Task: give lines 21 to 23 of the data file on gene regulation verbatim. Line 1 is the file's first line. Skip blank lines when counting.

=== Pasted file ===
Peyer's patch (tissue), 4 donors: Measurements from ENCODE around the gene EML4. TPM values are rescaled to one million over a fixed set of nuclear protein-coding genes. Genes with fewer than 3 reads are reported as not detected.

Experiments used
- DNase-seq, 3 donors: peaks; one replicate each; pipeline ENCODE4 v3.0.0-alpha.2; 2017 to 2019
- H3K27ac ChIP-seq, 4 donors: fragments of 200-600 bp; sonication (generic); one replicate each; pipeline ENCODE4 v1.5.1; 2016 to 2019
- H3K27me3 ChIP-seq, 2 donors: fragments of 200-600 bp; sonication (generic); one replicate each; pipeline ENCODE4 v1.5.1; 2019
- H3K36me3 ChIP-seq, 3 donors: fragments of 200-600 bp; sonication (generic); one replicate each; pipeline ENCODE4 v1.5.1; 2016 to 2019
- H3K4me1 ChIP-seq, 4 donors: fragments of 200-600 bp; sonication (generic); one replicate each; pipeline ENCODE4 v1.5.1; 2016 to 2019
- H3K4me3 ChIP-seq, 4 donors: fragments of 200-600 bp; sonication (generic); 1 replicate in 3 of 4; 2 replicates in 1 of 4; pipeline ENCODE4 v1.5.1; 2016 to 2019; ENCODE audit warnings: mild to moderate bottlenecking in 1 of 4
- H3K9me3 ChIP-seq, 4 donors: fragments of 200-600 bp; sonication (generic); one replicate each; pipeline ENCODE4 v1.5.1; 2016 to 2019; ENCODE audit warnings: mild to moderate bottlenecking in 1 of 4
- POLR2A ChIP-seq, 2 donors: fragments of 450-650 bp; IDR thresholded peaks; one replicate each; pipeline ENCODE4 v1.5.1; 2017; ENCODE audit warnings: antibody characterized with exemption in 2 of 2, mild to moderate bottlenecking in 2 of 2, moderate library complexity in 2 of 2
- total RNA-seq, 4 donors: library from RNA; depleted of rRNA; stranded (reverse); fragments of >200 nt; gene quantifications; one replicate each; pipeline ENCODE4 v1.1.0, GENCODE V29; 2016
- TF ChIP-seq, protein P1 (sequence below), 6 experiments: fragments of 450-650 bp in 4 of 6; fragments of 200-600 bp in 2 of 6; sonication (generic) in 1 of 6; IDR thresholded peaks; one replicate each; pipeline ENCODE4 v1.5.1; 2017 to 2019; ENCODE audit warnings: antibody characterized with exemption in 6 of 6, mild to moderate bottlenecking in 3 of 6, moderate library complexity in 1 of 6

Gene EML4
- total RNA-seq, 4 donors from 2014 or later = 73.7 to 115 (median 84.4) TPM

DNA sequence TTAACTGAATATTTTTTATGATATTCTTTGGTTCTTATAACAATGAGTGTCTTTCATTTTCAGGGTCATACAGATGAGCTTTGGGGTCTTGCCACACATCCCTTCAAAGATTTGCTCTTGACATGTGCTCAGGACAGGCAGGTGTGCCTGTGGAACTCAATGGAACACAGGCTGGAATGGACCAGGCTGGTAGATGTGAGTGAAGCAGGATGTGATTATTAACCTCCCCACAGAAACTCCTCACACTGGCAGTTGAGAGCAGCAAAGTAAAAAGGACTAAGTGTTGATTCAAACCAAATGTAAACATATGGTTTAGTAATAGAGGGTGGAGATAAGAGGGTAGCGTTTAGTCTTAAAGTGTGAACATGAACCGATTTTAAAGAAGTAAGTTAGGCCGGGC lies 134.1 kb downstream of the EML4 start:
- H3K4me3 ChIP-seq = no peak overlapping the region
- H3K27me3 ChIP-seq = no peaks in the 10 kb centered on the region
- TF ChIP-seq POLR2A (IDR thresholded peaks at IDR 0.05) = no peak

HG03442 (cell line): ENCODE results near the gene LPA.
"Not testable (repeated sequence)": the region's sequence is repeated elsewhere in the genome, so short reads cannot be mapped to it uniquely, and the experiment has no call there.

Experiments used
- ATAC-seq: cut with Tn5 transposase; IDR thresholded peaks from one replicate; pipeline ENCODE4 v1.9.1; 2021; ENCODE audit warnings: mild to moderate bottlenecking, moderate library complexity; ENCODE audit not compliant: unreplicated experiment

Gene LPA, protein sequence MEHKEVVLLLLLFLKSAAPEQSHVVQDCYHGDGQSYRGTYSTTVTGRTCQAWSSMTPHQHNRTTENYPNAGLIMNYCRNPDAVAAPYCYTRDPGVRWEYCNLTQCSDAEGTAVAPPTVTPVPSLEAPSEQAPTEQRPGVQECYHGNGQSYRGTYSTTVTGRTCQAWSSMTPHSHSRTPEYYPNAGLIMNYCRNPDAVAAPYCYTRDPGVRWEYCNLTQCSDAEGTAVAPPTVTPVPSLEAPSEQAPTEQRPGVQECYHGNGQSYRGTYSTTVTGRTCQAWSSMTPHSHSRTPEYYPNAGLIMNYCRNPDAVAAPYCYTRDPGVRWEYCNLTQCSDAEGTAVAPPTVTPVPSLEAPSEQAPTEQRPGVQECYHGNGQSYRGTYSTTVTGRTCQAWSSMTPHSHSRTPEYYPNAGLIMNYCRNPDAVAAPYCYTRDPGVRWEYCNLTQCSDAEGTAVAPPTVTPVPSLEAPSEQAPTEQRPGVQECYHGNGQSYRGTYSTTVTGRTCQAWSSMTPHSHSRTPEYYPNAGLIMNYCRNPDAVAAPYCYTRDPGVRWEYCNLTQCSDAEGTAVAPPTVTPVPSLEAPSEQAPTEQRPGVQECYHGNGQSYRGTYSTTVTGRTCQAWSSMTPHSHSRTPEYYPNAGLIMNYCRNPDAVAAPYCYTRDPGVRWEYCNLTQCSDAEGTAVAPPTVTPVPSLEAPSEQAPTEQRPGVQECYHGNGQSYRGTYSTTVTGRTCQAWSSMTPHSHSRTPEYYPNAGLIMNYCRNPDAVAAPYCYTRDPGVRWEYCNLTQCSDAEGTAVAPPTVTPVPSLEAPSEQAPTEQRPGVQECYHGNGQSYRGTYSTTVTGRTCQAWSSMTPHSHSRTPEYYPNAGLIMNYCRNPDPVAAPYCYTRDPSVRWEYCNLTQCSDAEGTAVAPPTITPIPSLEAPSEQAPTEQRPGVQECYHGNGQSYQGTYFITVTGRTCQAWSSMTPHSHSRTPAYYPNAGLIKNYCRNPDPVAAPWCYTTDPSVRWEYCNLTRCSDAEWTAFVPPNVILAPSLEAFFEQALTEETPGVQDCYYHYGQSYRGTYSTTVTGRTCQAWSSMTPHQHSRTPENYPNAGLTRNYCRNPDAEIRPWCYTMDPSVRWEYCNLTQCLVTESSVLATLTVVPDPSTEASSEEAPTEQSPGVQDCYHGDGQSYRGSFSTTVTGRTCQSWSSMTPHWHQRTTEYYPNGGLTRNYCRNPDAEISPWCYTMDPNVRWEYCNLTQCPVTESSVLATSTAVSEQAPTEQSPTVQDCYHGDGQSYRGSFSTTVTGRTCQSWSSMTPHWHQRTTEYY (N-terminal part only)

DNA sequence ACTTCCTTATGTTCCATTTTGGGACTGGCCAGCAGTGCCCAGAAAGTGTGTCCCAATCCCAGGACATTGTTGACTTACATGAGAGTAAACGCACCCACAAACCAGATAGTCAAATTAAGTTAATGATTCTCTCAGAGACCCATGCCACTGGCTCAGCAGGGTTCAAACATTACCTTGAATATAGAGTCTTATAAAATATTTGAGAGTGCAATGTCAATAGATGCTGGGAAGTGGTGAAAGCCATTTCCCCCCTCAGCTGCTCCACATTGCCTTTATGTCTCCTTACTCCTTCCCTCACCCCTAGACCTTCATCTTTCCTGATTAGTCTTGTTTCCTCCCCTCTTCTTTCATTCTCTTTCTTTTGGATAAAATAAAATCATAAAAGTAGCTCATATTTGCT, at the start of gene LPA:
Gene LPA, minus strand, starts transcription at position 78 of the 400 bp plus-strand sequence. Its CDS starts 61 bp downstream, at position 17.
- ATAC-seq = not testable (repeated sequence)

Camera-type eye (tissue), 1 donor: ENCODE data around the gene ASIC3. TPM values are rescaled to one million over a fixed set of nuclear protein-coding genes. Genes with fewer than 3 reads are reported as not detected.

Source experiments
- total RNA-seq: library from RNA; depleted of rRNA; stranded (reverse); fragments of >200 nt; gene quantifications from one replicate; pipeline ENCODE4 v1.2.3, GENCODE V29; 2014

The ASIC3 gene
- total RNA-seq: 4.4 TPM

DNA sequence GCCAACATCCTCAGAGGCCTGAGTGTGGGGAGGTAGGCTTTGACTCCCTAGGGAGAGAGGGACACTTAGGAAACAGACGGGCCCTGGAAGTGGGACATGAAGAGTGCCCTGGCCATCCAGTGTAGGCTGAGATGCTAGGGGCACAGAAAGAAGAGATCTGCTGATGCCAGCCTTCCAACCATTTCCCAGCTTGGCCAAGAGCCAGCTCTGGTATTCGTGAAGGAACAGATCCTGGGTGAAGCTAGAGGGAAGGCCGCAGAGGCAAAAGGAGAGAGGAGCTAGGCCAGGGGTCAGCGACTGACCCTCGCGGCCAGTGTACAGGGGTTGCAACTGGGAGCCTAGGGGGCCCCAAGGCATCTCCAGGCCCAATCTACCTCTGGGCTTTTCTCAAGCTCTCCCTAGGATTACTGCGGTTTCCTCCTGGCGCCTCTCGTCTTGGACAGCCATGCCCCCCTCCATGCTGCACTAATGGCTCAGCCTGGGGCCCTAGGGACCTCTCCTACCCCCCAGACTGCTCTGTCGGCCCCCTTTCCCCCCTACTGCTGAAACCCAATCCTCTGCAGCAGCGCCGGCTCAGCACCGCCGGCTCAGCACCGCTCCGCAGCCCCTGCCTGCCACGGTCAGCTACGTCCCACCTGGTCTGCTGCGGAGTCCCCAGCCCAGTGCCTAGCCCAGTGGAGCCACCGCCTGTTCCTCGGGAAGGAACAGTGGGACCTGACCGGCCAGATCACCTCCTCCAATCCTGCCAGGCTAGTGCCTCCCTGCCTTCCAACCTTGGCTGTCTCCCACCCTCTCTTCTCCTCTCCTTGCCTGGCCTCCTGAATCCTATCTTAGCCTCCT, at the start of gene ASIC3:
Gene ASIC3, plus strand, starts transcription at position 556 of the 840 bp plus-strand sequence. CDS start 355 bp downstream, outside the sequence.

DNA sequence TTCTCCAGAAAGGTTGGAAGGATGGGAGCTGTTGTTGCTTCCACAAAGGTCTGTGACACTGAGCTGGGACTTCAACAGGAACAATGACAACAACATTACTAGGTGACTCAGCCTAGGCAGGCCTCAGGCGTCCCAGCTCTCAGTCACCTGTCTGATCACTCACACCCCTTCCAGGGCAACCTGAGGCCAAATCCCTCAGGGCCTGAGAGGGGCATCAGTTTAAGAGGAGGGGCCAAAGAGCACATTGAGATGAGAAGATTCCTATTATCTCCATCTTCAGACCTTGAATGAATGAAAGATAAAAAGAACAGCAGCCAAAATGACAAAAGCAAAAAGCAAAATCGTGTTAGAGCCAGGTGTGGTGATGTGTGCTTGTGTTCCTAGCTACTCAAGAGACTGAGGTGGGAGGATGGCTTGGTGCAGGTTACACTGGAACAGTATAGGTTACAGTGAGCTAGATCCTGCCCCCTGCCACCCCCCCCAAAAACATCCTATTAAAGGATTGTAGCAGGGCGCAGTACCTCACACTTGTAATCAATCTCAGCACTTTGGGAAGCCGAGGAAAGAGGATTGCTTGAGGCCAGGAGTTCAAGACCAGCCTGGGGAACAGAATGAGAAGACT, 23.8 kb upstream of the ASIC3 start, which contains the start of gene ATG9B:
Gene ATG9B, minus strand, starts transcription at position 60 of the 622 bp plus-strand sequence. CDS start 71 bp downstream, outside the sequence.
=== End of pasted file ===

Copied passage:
Experiments used
- ATAC-seq: cut with Tn5 transposase; IDR thresholded peaks from one replicate; pipeline ENCODE4 v1.9.1; 2021; ENCODE audit warnings: mild to moderate bottlenecking, moderate library complexity; ENCODE audit not compliant: unreplicated experiment

Gene LPA, protein sequence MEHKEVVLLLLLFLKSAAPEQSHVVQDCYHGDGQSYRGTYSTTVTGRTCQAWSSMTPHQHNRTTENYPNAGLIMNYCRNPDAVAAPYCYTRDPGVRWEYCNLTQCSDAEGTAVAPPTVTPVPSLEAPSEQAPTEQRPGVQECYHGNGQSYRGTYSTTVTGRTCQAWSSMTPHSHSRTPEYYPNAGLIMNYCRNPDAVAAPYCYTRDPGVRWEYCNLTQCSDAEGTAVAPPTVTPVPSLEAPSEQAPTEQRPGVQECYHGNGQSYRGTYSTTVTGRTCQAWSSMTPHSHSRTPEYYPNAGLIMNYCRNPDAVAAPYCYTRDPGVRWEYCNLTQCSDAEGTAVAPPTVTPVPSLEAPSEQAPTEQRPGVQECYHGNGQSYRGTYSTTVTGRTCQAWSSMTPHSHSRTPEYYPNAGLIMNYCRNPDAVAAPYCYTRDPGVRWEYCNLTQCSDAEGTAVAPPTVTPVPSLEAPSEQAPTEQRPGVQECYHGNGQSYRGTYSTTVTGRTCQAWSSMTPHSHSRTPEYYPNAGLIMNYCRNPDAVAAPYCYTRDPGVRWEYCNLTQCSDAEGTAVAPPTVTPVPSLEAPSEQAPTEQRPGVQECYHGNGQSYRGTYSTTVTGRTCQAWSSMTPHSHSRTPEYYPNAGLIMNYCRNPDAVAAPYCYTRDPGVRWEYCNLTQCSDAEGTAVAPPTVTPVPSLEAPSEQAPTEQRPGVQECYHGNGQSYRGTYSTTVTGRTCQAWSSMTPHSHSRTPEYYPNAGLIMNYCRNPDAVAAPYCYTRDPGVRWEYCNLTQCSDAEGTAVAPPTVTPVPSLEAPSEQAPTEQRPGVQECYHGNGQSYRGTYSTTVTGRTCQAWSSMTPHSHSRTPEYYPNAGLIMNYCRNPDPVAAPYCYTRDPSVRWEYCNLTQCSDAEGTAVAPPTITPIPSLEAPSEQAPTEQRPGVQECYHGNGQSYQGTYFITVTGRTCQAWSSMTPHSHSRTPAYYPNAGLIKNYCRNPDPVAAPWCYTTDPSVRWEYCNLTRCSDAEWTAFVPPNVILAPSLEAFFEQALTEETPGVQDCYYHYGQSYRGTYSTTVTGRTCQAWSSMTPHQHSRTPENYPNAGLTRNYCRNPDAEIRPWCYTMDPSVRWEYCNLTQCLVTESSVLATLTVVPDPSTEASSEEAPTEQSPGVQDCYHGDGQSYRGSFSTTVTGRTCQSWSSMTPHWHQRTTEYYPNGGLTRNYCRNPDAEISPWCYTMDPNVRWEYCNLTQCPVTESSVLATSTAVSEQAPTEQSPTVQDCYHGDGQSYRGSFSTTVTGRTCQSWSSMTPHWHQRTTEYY (N-terminal part only)